10 tips for talking to children about sexuality and sexual orientation
From discussing different types of families with young children to supporting older children questioning their own sexual orientation, here are some top tips for open, inclusive conversations from Lotte Jeffs and Stuart Oakley, authors of The Queer Parent.
Here, Lotte Jeffs and Stuart Oakley, authors of The Queer Parent, offer advice for parents of all and any sexual orientation, on how to discuss and answer children's questions about their own and others' sexuality in an inclusive, open, empathetic and age-appropriate way.
1. Create a world where your child doesn’t need to ‘come out’
As a young person, making a grand and definitive announcement about your sexuality is inevitably cringe-inducing. However open-minded or accepting you are as a family, your child is in a position where they feel they have to tell you how they identify and potentially contextualise or justify that sexuality in a way that someone who isn’t LGBTQIA+ simply never has to. If you can be conscious from when your child is very young of presenting heterosexual and queer relationships as equally possible and valid, you might just alleviate the pressure of a child needing to ‘come out’ at all. Perhaps when they’re fifteen and you yet again make a passing reference to "a future boyfriend or girlfriend", they may just say "girlfriend actually, Dad," and then that’s it – you know your daughter is queer without it needing to be a big conversation.
2. Integrate LGBT characters in play from an early age
Next time you’re dragged into an imaginary game with your child try suggesting that those two Sylvanian bears are the baby’s mummies. Or maybe Ken is dating Ken, not Barbie. Heteronormative and gendered stereotypes start entering into children's consciousnesses from this early age so do your best to offer alternatives to imaginary family set ups, marriages and relationships in the weird and wonderful make-believe worlds they create with you. Because we have been conditioned to see gay relationships as hyper-sexualised in a way straight relationships are not, it can feel ‘inappropriate’ to suggest the princess in this game is brought back to life by a kiss from another princess rather than a prince, but you really have to challenge yourself on why that is.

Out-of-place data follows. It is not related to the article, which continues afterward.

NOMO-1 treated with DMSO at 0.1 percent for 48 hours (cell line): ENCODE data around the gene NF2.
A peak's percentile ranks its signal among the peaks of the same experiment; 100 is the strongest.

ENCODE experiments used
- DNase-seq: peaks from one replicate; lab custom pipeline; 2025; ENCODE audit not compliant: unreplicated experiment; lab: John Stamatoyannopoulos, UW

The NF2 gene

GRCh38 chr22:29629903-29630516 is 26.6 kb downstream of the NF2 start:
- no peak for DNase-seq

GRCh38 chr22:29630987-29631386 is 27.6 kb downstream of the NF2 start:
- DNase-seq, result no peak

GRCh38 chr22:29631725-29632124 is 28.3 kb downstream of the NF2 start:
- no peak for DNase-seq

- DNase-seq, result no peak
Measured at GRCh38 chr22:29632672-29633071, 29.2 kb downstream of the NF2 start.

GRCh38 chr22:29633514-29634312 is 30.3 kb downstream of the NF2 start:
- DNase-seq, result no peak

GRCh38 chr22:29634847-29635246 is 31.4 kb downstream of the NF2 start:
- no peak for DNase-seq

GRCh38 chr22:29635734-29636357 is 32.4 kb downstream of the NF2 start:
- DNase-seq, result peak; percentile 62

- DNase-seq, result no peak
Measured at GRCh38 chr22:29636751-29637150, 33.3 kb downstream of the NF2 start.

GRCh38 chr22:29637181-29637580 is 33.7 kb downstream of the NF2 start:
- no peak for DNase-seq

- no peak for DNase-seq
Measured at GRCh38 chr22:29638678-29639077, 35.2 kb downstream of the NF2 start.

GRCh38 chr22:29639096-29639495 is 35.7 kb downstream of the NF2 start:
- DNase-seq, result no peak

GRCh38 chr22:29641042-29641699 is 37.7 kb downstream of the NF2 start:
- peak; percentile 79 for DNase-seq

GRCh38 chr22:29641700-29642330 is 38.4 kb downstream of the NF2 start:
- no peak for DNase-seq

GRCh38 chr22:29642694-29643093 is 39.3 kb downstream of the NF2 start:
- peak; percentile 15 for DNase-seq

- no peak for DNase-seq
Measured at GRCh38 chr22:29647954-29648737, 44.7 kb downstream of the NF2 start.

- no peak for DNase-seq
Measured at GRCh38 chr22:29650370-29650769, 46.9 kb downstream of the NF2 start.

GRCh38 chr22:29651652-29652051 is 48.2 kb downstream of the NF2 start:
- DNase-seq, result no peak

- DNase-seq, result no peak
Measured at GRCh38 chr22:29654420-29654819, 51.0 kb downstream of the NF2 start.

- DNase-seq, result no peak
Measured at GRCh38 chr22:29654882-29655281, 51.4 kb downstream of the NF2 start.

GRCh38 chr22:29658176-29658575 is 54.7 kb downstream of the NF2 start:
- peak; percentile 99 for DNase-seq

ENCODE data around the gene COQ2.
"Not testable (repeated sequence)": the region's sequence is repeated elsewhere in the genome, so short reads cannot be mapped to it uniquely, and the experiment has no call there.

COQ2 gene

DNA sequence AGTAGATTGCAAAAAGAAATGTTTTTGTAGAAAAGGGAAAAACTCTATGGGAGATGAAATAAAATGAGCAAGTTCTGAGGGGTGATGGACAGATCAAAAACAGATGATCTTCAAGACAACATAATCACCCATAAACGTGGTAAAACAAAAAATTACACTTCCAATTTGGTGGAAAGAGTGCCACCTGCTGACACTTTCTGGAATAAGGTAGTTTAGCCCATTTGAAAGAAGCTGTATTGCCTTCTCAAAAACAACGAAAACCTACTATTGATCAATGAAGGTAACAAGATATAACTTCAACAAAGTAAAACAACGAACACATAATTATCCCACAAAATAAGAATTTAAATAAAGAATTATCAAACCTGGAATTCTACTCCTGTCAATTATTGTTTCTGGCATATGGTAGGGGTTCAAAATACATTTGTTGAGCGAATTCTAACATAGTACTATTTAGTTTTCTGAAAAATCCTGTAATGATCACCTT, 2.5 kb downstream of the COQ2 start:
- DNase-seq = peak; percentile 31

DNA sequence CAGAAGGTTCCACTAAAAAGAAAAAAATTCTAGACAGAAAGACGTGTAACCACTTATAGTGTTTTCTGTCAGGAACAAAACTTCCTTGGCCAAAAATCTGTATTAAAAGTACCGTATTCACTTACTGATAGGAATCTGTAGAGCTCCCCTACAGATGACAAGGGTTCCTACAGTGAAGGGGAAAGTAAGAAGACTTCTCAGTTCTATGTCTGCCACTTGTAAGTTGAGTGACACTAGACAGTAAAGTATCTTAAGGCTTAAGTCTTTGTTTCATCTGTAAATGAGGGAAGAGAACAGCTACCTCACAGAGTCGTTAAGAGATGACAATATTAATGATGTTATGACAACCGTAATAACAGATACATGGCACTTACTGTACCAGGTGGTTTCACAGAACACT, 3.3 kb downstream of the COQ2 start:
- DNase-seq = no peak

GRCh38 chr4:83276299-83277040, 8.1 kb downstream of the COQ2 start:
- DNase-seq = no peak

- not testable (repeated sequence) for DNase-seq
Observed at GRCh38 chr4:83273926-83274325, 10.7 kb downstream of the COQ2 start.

‘Along with play, and conversation, sharing books that feature LGBTQIA+ storylines and characters is a great way of normalising them.’
3. Diversify your bookshelf. . .
Along with play, and conversation, sharing books that feature LGBTQIA+ storylines and characters is a great way of normalising them. When reading with your child, stop to ask questions and check in on their understanding. "The little girl in this book has two Dads, do we know anyone who has two Dads?" for example. As your child gets older and reads books to themselves, it’s still important that those YA novels include characters who are different from themselves. Life experience is limited when you’re a pre teen or teenager, so expanding their world and frame of reference with books that hero queer characters is the best way to foster empathy and understanding. If your child is LGBTQ or you think they might be, gifting them a book that explores queer themes is a quiet way of proving your allyship.
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4. . . . then diversify your entertainment
Once your children start to get older try and make sure you are watching and listening to content that features LGBTQ+ people and storylines. Whilst age appropriate music, film and TV can be few and far between it is out there and it’s getting better. Have a young teenager? Maybe suggest you watch Heartstopper as a family one evening? Or seek out the Disney Pixar short Out, which is a beautiful animation about being gay. Support this content and whether your child is gay, straight or somewhere else on the queer spectrum, it will help build their understanding of the world that is around them. Remember, watching hours and hours of straight content doesn't make your child straight so the opposite won’t suddenly make them gay.
5. Maybe it is a phase, and that’s OK
One of the least supportive things a parent can say to an LGBTQIA+ child is "it’s probably just a phase." It sounds dismissive and thoughtless and implies that being queer is a blip on the journey to eventually ending up straight. So queer people have quite rightly been fighting against this notion that our sexuality is a passing phase and the result is that we now feel a desperate pressure to identify a certain way and then stick to that identity forever. As parents, it’s our job to make our children feel that they can be who they want to be and there is no judgement or expectation. Maybe they are adamant they are straight when they’re teenagers, but later explore same sex relationships. Maybe a teenager tells you they are asexual, or bisexual, or demisexual (google it!) but a year later tells you they identify completely differently. Go with the flow! We all shift and change throughout our lives and shouldn’t feel that the self we declare ourselves to be when we’re fifteen has to be the way we identify forever. Be understanding and supportive throughout your child’s journey of self discovery.